3 Ways Your Diet Impacts the Environment
You know that what you eat affects your health, but did you know that it can affect the health of the Earth as well?
Huge amounts of food are produced, processed, transported, consumed, and thrown away every day. Each part of this process puts a strain on our natural resources.
But you can take small steps to reduce food’s impact on the environment. Here are 3 ways your diet can impact the planet, and how you can take action:
Eating animal products
Meat is a staple of most diets, but its production is harder on Earth’s resources than any other food group, followed by dairy. Animal agriculture uses a lot of land and water and contributes to global warming via greenhouse gas emissions. And beef production has an even greater impact on the environment than other animal products.
What you can do: Cut back on beef and instead eat more plant-based protein sources—like beans, nuts, and whole grains—and other sources of animal-based protein like chicken and seafood. Doing so in combination with taking steps to reduce your food waste could reduce greenhouse gas emissions from food production by up to 50%.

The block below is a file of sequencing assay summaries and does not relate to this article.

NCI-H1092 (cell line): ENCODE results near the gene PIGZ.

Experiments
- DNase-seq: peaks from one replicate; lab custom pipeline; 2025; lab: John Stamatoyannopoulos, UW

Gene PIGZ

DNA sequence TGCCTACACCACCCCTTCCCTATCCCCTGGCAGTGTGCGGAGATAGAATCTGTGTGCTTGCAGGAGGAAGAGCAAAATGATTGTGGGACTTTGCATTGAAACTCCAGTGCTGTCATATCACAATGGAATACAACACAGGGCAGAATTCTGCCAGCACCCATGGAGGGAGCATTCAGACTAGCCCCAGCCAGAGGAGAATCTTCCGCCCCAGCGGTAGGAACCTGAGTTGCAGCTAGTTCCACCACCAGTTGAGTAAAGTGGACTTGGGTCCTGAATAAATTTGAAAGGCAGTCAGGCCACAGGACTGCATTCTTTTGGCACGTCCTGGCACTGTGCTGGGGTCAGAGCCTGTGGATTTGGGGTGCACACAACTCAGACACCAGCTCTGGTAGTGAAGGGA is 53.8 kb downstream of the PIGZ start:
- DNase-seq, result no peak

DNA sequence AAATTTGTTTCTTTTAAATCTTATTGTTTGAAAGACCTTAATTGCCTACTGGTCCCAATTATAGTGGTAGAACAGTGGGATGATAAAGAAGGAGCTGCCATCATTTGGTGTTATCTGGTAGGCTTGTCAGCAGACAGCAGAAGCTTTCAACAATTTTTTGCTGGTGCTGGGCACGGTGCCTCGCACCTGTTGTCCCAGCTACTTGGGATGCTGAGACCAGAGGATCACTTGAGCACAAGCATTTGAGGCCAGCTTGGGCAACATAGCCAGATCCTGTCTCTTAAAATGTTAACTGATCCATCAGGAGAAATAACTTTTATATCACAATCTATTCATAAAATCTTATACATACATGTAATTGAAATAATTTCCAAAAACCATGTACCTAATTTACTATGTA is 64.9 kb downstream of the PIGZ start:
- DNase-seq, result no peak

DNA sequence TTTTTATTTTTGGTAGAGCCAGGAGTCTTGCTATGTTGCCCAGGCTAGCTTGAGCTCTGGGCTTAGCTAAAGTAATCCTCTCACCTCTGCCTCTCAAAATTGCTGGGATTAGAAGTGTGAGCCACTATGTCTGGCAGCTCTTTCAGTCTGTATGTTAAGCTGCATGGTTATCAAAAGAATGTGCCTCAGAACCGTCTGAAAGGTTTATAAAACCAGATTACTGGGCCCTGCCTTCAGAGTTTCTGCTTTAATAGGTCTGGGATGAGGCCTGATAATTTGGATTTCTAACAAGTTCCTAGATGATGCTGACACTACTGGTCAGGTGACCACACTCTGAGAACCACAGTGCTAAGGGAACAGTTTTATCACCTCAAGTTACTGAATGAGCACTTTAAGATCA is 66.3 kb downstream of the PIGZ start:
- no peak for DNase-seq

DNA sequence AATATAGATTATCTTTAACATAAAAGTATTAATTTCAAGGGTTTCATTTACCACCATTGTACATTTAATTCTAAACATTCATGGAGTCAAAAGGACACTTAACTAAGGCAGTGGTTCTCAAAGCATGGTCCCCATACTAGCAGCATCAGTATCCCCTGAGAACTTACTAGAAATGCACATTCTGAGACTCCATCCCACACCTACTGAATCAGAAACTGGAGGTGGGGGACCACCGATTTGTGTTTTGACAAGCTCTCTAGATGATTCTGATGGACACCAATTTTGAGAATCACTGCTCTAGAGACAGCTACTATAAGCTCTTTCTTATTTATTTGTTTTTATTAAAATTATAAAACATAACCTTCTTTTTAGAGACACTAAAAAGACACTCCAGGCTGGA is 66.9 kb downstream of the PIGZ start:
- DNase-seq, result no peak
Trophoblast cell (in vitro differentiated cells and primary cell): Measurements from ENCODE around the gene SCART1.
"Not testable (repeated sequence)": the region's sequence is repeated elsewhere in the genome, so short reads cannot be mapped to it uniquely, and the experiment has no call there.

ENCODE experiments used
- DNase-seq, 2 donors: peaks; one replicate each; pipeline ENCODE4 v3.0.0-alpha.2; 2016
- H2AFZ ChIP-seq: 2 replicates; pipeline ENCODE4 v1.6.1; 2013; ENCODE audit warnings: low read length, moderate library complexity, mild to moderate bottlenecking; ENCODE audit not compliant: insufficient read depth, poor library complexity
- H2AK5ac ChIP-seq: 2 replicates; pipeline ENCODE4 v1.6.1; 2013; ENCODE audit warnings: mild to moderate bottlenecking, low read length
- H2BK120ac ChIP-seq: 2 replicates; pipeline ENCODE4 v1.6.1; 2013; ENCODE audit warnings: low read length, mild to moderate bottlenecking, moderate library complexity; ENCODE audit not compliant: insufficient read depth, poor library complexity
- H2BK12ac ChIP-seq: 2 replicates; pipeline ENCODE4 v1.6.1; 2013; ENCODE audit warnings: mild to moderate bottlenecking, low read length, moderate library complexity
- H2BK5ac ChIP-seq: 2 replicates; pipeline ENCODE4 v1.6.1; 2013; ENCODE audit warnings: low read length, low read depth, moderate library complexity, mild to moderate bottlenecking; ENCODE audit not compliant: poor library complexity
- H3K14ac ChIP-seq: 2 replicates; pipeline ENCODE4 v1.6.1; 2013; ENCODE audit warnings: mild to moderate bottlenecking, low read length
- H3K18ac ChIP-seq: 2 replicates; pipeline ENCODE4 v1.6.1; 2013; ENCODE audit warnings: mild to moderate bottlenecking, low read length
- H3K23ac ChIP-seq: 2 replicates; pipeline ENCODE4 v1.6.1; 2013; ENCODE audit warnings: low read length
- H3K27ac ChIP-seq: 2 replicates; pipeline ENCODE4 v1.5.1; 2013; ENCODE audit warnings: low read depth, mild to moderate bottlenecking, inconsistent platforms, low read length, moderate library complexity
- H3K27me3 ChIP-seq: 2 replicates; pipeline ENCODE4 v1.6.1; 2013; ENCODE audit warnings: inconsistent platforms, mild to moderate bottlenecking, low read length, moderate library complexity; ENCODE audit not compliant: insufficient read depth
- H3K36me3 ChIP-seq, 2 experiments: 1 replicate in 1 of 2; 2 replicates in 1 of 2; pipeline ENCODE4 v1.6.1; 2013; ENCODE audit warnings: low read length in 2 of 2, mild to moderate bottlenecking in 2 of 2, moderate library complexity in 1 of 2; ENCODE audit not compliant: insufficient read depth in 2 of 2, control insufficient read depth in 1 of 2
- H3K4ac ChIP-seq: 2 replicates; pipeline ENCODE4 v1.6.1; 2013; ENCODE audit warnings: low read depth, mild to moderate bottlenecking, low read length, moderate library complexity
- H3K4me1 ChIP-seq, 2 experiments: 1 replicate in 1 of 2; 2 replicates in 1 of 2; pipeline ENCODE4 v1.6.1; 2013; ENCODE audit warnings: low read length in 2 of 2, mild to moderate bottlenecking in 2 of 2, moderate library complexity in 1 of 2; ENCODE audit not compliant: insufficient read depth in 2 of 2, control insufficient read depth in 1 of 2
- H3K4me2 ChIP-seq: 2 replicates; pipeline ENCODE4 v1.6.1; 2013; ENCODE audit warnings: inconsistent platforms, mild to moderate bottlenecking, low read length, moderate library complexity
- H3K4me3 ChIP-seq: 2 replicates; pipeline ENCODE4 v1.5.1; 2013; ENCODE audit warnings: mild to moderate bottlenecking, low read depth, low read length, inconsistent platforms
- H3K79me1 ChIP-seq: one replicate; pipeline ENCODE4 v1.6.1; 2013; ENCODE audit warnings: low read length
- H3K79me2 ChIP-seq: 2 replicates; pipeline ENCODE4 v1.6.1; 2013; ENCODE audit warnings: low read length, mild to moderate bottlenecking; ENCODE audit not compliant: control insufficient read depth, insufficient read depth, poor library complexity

Whether it’s the mystery leftovers you forgot about in the back of the fridge or extra produce you couldn’t eat before it went bad, you probably don’t think much about throwing away spoiled food.
But about one-third of food is thrown out every year around the world. In the U.S. alone, about 40% of food is wasted each year at an average of more than 20 pounds of food per person each month—and that has a big impact on the environment.
Cutting back on food waste conserves energy and reduces methane emissions from landfills. And as a bonus, wasting less food means you’ll be buying less food, which saves you money.
What you can do: Plan your meals at the start of each week. That way, you only buy what you can and will eat in a week. You can also donate any extra nonperishable items to your local food bank.
Eating too many calories
Consuming more calories than you need isn’t just bad for your health—it’s bad for the environment, too. When you eat fewer calories, you can reduce food waste while also reducing the amount of land needed to support food production. With healthy eating, you can improve your health and lose weight, which cuts back on healthcare resources and costs.
What you can do: Cut back on calories by eating more vegetables, fruit, and dietary fiber, rather than meat and processed foods.